Find out the benefits and incentives to do business in Uruguay in 2020. Despite turbulent economic times in Latin America due to COVID-19 restrictions, Uruguay remains an increasingly popular destination for expanding businesses.
Uruguay is a small country with approximately 3,500,000 inhabitants. It is a founding member of Mercosur and for the last decade its political and economic stability has attracted the attention of foreign investors seeking to incorporate a company and do business in Uruguay.
In Uruguay, foreign direct investment (FDI) has reached record levels, making the country one of the top receivers of FDI, in terms of GDP in South America. This growth in foreign investment is associated to its attractive free zones, free trade agreements, as well as its participation in Mercosur, ALADI and other regional blocks.
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Doing business in Uruguay
The country has a pro-investment policy that eliminates restrictions on the use of foreign capital, allowing for free movement of capital and bank secrecy.
In September 2019, the creation of a new legal entity, a Sociedad Anónima Simplificada, or SAS, sought to boost business in Uruguay. This new structure minimizes the costs of incorporation, streamlines the process of creating companies in Uruguay by promoting the use of digital platforms in all phases of the process, and allows companies already incorporated in the country to transform their legal entity to a SAS.
Laws that promote business in Uruguay
The Uruguayan government is constantly working on creating new incentives to encourage investment in the country through a series of laws and reforms. Here are some of the most important laws to in keep in mind while doing business in Uruguay:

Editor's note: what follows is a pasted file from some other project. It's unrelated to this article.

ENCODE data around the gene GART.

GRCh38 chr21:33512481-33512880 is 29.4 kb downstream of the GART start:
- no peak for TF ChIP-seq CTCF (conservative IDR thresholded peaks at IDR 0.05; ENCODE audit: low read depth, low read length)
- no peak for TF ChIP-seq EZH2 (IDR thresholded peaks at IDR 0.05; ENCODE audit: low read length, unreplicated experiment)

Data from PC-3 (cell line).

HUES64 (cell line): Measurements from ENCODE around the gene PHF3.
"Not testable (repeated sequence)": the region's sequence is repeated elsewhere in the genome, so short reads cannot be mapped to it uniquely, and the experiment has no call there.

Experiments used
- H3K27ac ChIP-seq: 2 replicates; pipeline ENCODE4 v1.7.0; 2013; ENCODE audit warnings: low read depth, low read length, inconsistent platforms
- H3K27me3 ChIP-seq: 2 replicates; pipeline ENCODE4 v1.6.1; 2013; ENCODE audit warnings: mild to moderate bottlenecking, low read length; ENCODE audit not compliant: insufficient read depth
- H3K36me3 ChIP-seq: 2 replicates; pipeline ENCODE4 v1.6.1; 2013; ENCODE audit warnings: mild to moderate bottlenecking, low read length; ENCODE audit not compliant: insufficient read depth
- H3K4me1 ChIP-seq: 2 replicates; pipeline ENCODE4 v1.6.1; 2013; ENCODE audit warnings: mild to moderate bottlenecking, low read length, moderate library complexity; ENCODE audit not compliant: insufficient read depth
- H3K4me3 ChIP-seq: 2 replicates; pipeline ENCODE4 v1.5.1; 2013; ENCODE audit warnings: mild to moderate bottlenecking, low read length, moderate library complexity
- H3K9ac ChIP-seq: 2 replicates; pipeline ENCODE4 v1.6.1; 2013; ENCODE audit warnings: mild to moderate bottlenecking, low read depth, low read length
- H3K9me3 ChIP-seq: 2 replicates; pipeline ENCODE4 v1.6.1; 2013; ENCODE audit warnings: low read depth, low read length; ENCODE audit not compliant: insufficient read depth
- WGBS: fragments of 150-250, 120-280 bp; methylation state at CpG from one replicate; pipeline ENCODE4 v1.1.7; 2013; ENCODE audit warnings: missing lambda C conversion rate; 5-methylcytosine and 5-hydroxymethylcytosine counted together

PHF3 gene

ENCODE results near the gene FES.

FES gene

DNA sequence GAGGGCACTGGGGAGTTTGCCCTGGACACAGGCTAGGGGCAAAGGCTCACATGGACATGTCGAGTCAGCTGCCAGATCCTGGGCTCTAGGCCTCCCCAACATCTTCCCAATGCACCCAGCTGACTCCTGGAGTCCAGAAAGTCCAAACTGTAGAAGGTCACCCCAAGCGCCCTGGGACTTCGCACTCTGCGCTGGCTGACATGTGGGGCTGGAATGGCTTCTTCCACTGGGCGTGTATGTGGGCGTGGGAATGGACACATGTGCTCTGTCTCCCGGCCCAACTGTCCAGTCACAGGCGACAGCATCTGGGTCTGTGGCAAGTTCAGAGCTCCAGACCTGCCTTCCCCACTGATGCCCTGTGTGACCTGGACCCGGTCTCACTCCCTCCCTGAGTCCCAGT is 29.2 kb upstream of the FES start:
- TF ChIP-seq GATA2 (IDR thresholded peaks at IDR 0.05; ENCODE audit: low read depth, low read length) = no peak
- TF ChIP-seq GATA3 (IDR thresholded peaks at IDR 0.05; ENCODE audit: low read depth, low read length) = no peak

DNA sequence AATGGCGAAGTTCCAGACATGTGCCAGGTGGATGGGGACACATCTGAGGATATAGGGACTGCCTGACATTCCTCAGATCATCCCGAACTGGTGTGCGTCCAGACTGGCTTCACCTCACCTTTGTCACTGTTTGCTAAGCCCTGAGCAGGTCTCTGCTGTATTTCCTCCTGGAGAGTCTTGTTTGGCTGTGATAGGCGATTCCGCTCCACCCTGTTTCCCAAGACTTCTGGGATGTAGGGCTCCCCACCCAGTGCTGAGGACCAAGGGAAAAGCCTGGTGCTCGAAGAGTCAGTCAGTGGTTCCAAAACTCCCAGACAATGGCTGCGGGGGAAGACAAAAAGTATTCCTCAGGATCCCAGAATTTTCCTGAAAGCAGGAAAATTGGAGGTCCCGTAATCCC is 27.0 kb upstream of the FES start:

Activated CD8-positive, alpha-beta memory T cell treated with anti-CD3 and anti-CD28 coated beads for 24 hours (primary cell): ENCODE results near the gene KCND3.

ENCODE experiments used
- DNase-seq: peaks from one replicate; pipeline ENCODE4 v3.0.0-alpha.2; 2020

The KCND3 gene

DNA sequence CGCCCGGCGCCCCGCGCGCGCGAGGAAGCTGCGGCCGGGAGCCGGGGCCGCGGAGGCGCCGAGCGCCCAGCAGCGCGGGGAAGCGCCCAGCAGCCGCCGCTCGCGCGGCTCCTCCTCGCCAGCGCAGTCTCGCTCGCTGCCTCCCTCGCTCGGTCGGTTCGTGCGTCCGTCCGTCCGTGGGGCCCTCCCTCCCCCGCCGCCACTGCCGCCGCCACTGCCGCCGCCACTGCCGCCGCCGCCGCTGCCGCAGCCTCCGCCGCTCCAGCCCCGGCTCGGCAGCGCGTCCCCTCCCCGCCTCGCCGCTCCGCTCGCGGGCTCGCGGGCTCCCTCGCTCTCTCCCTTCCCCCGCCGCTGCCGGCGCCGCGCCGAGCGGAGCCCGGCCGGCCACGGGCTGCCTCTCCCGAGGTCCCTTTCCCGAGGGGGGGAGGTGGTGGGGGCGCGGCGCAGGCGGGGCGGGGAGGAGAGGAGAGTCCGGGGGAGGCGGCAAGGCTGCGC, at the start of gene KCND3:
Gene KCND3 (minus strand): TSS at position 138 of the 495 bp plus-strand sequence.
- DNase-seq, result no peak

Law for the Protection and Promotion of National and Foreign Investments
Law 16.906 was approved in 1998 with the main objective of providing equal conditions for national and foreign investors. Additionally, the law states there is no restriction on the transfer of profits abroad and a series of tax incentives are applied to both local and foreign investors.
Some of the most attractive tax incentives for companies doing business in Uruguay are:
- Exemption from Tax on Income from Economic Activities (IRAE) if requirements specially demanded in the law are met
- Exemption from Wealth Tax (IP) for civil works of approximate duration of 10 years
- Refund of the Value Tax through credit certificates.
Special Regime of Free Economic Zones
The Special Regime of Free Economic Zones has as its main objective to promote investments, generate employment, promote activities with high technological content and innovation, and favor the country’s insertion in the dynamics of international trade of goods and services, among others.
Uruguay currently has 11 free economic zones, most of them located in the metropolitan area, Montevideo. The companies that settle in these zones of Uruguay have an almost absolute tax exemption, with the only exception of the contribution of social security to their workers.